The Essential Guide to the Brooklyn Museum
Pay homage to the celebration of art and culture across the world, and make a trip to the Brooklyn Museum on your free day. Whether you are looking for a place to explore, learn, or relax, the museum can cater to your needs. Plan a hassle-free day with our brief overview of the museum and its offerings.
Institutions like the Brooklyn Museum are profound sources of knowledge and inspiration. However, its extensive range of collections sets it apart from others. It presents myriad sets of items that lasted for generations. It’s a space brimmed with artistry across the years and a place where history and culture are presented in all forms.
Art and Cultural Heritage
Since the erection of the museum in 1823, it has been in constant pursuit of diversified collections that embody an array of themes. It is now the third biggest museum in New York and showcases about 500,000 items in its 560,000 square feet. It features not only artworks but also antiques around the world. The said collections comprise objects from Europe, Africa, Oceania, and Japan. The museum is best known for its more than 3,000 years old Egyptian antiques and art pieces from some of the leading figures in the art industry. Some artists who made the museum’s remarkable pieces are the mother of American Modernism, Georgia O’Keeffe, Max Weber, Winslow Homer, Norman Rockwell, and Mark Rothko [source: Wikipedia].
Brooklyn Museum is a private non-profit institution under the management of New York City. Apart from galleries, it houses libraries and archives for research purposes. Special exhibitions and temporary installations are also held in the museum’s theme areas. Loaned artworks from other institutions are also on display. It lasts for a total of twelve weeks. The exhibition commonly goes to another museum or location after its time ends at the Brooklyn Museum [Brooklyn Museum FAQ].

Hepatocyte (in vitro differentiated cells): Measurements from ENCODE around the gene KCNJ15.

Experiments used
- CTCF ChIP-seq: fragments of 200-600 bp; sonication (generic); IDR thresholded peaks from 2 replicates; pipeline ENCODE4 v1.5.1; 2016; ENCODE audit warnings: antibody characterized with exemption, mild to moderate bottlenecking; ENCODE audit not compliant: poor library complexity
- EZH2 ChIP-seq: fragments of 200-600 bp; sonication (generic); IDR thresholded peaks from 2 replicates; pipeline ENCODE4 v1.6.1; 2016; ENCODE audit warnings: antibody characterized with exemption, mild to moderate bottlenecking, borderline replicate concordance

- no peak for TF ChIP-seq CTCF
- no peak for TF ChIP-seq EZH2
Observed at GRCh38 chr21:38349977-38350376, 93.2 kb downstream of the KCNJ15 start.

Art at Work
Beyond preserving and showcasing treasured collections, the Brooklyn Museum also featured art with a purpose. An example is Judy Chicago’s “The Dinner Party” in the 1970s, an iconic piece crafted to support the Feminist art movement. It became the centerpiece of one of Brooklyn museum’s thematic sections, namely the Elizabeth A. Sackler Center for Feminist Art. The Dinner Party was subdivided into 39 places intended to represent significant women in history, including Georgia O’Keeffe, Virginia Woolf, and Sojourner Truth [source: Time Out].
In line with the feministic theme, the “Standing Woman” by Gaston Lachaise, a French Sculptor, celebrated the female physique. He created the piece in 1912 and used his wife as his muse. He presented women as “bold and powerful” entities with delicate features made from bronze.
Another noteworthy piece is “Woman in Gray” or Femme en Girls, made by Pablo Picasso during World War II. It is created as an abstraction that depicts the violence and despair felt by the people of Paris when the Germans took over Paris. Picasso painted a woman with disproportioned and mismatched features using dark, gloomy, muted colors [source: The Culture Trip].
A range of Egyptian artifacts is among the highlights of the Brooklyn Museum. Its prized possessions can be found at the “Mummy Chamber,” which explores mummy creation. Four ancient mummies are on display alongside the equipment believed to aid them in the afterlife [Brooklyn Museum Collection].
There’s a mummy casing from around 945-718 B.C.E. called “Cartonnage of Nespanetjerenpere” that’s part of the exhibit. In Egypt’s Third Intermediate Period, Nespanetjerenpere was a priest whose final resting place was the case containing the cartonnage. Cartonnage comprises soaked cloth or papyrus in plaster as well as water. Embellished paintings around the casing represent deities of each body part based on the “Egyptian Book of Dead [source: Time Out]. Said book is also in the museum and comprises twenty-five-foot-long papyrus containing about two hundred spells vital for entry and survival in the other world.